I woke up at 5:30AM on Wednesday morning and couldn’t fall back to sleep, once again not enough sleep! After breakfast it was off to the Community Roundtable where we talked about what the 200 million users goal means for the community, nurturing leaders and talked a bit about UDS Sponsorship criteria.
I remember when I saw Paolo’s first talk on ISO testing with his LoCo team back in Brussels and I was really excited about it – and promptly failed to ever actually get beyond signing up for the tracker because I did it at the beginning of the cycle before there were any ISOs to test. I revisted the tracker in the Natty cycle while preparing documents for the Global Jam but decided to hold off on jumping in with both feet and using it for the Jam itself. The session was a good one and in addition to covering ISO testing he also presented on the Laptop Testing Tracker. It’s all a really great program and I’m hoping I can work with the California team and reach out to other teams to help them too. Session notes available here.
The Ubuntu Docs team truly has a massive scope, handling everything from the official docs, to the plans for help.ubuntu.com, to helping teams improve their pages on wiki.ubuntu.com. Their todo list is very long and I’m happy to see they are moving toward creating a Strategy Document to get some concrete goals. There were also suggestions of small tasks that newcomers can do, which I hope is something that’s pushed to being a vital part of their strategy, like many teams they have a lot of work and volunteers exist but the path to involvement isn’t always clear. Session notes available here.
I was hoping the objective of this session would be to review some of the tools being taken into consideration as a follow up to this Nagios thread but it ended up ending after just a few minutes as key people needed to be elsewhere and the direction of conversation was led to “we may change at some point, but Nagios is the standard and we’re going with it.” We use Nagios at work (and I have an install at home monitoring my personal servers) so I wasn’t unhappy with this conclusion, no need to go back to my boss and tell him that we need to change everything for this amazing. awesome new thing.
Ubiquity is the Ubuntu installer and while mostly accessible there are currently there are a few accessibility problems which this session did a review of and was able to define action items for. These included having the installer make a sound when it starts up, looking into language selection, and making improvements to the slide show so that it’s actually useful for blind users. Session notes available here.
IPv6 has been on my radar for quite some time thanks to discussions I’ve had with MJ these past few months so it was interesting to attend a session where that was the focus. Installations can be a problem where IPv6 is the only connectivity, with the Debian Installer itself still requiring IPv4 (a proposed fix that is being reviewed). There are also considerations around DHCP6 and NFS which they’ll be following up with in QA. It’s great to see all this effort being put in to polish off the IPv6 support. Session notes available here.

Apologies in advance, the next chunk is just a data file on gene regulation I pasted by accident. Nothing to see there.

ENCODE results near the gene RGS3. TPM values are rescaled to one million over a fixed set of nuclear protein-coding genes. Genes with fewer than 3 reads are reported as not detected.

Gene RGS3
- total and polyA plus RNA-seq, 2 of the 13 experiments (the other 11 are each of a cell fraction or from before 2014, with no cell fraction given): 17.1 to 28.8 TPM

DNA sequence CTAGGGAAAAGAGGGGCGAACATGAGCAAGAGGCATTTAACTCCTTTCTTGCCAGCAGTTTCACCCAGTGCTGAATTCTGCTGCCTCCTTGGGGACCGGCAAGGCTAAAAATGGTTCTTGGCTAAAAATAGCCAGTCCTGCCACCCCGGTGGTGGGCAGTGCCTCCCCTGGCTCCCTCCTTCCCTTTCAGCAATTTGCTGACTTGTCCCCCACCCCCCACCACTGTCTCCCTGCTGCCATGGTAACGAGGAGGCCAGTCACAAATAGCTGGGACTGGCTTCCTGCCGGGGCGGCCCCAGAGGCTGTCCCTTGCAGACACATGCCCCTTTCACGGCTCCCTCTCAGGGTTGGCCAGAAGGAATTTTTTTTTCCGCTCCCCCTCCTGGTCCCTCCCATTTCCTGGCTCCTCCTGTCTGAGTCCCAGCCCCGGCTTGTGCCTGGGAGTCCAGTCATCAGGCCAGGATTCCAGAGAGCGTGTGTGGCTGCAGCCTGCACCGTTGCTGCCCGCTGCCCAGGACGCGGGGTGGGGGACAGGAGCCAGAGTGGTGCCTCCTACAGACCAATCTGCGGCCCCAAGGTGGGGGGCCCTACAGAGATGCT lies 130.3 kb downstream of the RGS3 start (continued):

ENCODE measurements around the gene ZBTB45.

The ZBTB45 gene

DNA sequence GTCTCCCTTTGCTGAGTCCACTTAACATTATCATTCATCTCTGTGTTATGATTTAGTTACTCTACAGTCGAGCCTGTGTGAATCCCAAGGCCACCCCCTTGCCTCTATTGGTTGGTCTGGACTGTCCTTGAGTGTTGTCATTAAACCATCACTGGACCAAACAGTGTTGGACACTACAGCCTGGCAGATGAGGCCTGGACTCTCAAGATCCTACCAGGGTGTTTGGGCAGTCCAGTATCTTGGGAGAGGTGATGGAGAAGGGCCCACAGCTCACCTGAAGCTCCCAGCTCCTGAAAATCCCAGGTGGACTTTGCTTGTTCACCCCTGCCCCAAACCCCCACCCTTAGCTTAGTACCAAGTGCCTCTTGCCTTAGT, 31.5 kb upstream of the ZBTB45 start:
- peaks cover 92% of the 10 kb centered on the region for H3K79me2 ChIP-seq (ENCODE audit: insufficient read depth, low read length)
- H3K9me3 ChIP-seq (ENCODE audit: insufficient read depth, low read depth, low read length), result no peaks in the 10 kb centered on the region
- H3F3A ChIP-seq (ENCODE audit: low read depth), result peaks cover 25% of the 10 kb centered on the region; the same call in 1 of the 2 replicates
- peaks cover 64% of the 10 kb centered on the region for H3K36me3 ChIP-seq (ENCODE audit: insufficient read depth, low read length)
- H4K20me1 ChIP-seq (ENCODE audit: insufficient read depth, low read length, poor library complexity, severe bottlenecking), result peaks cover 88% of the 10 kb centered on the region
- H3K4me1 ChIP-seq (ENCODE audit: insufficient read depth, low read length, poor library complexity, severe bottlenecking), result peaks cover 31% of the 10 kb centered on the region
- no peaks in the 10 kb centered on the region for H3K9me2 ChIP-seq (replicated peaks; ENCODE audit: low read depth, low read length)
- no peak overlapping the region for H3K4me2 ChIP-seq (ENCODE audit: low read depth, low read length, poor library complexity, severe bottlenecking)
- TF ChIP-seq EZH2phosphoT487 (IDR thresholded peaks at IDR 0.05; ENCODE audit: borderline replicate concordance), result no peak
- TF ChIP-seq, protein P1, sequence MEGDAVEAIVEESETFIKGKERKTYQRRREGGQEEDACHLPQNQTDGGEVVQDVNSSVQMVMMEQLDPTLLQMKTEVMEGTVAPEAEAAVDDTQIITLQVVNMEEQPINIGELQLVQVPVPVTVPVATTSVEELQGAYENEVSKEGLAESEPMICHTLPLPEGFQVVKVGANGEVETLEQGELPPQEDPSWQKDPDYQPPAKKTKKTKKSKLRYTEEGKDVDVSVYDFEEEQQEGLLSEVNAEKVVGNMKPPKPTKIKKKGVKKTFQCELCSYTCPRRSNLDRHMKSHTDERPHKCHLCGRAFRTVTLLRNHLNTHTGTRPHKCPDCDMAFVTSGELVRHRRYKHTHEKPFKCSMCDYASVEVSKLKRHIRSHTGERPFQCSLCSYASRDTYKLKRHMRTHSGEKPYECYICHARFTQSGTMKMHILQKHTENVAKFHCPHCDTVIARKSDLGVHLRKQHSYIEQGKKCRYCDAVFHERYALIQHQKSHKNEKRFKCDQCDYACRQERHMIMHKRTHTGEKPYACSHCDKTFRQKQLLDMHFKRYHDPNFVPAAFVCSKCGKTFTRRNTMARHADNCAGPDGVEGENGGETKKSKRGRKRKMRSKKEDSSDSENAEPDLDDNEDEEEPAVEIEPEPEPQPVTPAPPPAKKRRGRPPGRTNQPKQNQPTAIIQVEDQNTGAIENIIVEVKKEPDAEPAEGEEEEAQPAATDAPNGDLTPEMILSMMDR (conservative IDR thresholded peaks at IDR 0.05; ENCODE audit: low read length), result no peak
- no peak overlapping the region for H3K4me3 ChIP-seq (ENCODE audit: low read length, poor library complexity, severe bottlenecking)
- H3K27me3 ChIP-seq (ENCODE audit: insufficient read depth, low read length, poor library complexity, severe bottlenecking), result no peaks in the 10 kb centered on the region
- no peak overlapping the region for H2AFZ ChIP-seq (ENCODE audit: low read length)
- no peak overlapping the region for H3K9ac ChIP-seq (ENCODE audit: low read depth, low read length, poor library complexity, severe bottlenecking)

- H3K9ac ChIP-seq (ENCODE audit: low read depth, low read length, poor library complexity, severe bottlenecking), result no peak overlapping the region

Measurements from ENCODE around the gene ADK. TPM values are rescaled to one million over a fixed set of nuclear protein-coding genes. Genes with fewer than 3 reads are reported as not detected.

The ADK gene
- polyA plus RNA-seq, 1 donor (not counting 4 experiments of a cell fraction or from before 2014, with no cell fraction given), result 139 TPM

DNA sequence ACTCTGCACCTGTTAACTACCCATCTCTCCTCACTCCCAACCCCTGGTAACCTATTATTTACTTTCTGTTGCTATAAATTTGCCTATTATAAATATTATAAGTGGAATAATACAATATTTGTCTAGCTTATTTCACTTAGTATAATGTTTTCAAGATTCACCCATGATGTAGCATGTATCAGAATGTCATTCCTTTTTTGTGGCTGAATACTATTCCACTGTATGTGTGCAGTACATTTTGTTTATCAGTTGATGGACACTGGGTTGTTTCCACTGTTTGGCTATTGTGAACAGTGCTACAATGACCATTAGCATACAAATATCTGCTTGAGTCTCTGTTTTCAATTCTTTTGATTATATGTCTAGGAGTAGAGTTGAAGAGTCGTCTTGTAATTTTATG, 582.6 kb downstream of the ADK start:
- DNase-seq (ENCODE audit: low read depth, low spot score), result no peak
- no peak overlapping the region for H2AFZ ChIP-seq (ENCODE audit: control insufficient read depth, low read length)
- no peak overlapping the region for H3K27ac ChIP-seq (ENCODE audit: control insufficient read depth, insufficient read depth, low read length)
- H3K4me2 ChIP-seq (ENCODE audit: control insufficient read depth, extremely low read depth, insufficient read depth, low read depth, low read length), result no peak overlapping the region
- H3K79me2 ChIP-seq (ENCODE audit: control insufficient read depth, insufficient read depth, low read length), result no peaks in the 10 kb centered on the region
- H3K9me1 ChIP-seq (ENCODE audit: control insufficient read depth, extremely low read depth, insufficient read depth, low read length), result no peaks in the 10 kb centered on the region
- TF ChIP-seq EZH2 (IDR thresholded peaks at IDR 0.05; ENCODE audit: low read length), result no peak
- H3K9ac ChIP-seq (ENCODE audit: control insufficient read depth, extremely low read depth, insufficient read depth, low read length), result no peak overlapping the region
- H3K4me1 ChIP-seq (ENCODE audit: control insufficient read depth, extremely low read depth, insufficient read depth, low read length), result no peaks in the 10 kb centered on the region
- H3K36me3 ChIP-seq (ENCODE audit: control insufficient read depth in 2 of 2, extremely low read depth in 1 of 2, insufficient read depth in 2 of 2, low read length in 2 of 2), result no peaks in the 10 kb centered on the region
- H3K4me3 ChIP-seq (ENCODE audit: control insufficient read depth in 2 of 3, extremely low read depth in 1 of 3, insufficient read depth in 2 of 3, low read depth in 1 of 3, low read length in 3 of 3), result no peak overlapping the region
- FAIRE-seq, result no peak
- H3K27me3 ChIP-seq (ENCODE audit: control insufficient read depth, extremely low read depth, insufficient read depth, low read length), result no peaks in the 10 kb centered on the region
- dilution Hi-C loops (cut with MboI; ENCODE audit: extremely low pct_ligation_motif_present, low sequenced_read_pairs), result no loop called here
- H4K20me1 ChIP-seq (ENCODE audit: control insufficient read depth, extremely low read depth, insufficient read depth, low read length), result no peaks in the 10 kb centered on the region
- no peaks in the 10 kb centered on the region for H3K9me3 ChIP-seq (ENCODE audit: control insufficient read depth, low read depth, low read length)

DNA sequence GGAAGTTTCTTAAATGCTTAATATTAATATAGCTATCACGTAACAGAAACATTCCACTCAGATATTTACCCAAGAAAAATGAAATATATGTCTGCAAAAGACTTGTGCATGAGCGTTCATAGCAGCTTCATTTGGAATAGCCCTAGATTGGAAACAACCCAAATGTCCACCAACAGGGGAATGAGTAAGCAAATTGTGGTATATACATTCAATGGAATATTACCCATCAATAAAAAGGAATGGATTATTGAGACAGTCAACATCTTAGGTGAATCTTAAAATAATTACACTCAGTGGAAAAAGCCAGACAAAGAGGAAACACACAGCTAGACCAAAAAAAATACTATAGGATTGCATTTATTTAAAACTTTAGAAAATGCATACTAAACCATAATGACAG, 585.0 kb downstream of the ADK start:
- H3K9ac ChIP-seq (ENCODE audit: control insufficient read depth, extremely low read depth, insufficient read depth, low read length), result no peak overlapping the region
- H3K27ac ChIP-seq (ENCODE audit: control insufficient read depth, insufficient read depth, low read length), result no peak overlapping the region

– Ask Mark (Q+A with sabdfl) –
For this session Mark brought together several leaders from the community, including Amber Graner, Scott Richie, Jussi of the IRC Council and those of us on the Community Council and invited governance questions from the audience. Decisions about Unity, the retrospectively poor handling of the Banshee situation and other topics were brought up. We have a more formal governance roundtable session on Friday.
From that session it was down to the lobby to meet up with everyone to prepare for the Invisible Exhibition. We had a few cancellations and a few extra people show up but everything worked out well and by shortly after 6:30 we were able to head out. Getting 30 people to the exhibition using public transit was quite the adventure, but members of the Hungarian LoCo Hajnalka Horváth, László Torma and Gabor Kelemen who were guiding us along the way handled it with skill and we made it to the exhbition on time without losing anyone! Hajni had arranged our arrival with the venue so they had English-speaking guides for us and they were able to stay open late to accommodate our whole group.
I took a picture of the exhibition:
Just kidding. But that is what it looked like. The guide took us around a series of rooms where they would ask us to touch things and identify them and throughout asking us questions about how we were feeling, what our impressions are an whether our expectations were different from reality. The tour finished up with us buying drinks in the dark, complete with having to figure out which Hungarian Forint coins we had to pay with (fortunately they warned us beforehand so we could quickly review our coins in the light before going in!).
From there several folks went back to the hotel and the remaining 20 or so of us headed to an Italian restaurant to have some pizzas.
It was after midnight by the time we got back to the hotel and I spent some time talking to people in the casual part of the lobby where I got to play with Emmet Hickory’s tiny Sharp device running Ubuntu which makes my netbook look big!
Of course, it was another late night. On to day 4!